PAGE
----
|Photo by cbenjasuwan|
"Aww. That's so cute," people remark. It is, until I have to leave the house. Then Noodle's antics aren't so adorable. He'll bark from his kennel and howl like a miniature Hound of the Baskervilles until I turn the key to the front door. When I let him out of the kennel, you'd think I had been gone for weeks.
This behavior wouldn't be too big of a deal if we had a backyard for him to roam around in while we were away, but we live in a gated community. I don't want the dog waking the neighbors or worse, making someone call the Humane Society because they think he's being mistreated.
My husband and I tried nearly everything. Doggie toys such as the Kong, which is a rubber tube you can stuff with treats to keep the dog occupied while you're away. No deal. Noodle just barks and whines when he can't get to the treat immediately. Everyone wants instant gratification these days.
We tried a calming collar, which is supposed to contain pheromones similar to a lactating dog, so your pooch will think he's in the nurturing environment that he had as a nursing puppy. Not for Noodle. The collar is just a teal accessory for him that smells like lavender and chammomile. Maybe he should just have a cup of tea and a scone instead.
We asked the vet and a dog trainer for their advice. "The dog will have to take obedience classes," said the trainer. Of course. Pay $160 to teach him to sit. He already knows how to sit, stay, lay down, and roll over. He just howls when you leave him there to do it by himself.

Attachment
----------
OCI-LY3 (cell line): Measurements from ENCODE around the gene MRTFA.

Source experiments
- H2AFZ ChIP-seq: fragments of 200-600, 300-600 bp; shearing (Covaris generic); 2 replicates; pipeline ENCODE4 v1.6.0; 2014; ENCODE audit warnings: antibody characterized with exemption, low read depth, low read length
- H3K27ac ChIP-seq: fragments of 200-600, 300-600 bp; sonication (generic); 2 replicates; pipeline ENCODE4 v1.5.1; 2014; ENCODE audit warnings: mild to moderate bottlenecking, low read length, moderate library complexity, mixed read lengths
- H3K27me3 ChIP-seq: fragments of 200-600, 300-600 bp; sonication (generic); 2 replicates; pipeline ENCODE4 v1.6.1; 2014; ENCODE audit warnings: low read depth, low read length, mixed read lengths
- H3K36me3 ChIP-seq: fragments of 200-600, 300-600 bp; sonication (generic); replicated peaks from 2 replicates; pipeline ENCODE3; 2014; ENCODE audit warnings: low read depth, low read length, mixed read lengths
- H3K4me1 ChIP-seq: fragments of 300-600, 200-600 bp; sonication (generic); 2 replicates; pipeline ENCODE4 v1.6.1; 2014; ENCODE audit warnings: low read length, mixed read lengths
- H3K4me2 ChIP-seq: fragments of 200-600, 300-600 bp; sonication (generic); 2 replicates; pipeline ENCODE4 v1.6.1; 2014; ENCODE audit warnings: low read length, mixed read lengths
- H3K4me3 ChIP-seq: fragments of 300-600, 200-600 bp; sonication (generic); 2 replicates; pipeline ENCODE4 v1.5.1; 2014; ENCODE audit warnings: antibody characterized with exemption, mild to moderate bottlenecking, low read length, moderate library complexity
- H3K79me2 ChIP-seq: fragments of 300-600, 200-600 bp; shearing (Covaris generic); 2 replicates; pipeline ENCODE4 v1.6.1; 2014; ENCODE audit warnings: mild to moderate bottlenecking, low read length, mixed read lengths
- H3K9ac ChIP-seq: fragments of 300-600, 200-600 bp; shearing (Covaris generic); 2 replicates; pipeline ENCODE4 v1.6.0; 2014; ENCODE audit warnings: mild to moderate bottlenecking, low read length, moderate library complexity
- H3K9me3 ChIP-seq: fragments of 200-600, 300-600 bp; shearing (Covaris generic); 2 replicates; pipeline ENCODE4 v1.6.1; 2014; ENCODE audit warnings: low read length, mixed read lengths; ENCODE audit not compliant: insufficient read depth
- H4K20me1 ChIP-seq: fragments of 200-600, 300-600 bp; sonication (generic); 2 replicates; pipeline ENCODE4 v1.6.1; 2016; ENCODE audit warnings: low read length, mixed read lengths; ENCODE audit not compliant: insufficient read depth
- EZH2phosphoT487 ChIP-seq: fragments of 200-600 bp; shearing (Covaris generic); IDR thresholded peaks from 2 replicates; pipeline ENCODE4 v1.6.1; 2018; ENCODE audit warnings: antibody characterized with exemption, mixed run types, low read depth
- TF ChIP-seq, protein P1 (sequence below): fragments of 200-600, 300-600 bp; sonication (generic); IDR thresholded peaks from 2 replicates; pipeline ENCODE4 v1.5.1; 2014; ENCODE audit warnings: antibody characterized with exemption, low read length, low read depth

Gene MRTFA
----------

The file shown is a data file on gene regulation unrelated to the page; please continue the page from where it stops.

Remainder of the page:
"There's a pill you can give him each time you leave," said the vet. "It helps with his separation anxiety. Each bottle is $35."
You're kidding, right? Anti-anxiety medication? Xanax for dogs? Maybe I'm just not with the times, but when I was growing up, pets weren't diagnosed with psychological disorders. They either behaved or misbehaved. As the owner, it was your job to care for your pet and establish discipline in a kind and patient way, yet still be firm enough to let the animal know that you were the leader of the pack.
So what's the situation now? Have canines evolved mentally, or are veterinary pharmaceuticals trying to make a profit off of the concerned owners of Fido and Fluffy?
I'm viewing the meds as a last resort. Currently, Noodle sleeps outside the bedroom door. He has his own plush bed and toys to keep busy. When I go out, I put him in his kennel with a Kong and dog biscuits and hope for the best. For the past couple of weeks, he's been content not to bark 80% of the time. That's good enough for me. I hope the neighbors think so, too.
At least he falls asleep under my chair when I'm writing.
Do you have a pet? Does he or she have separation issues?
To those attending the ACFW conference, have a great time!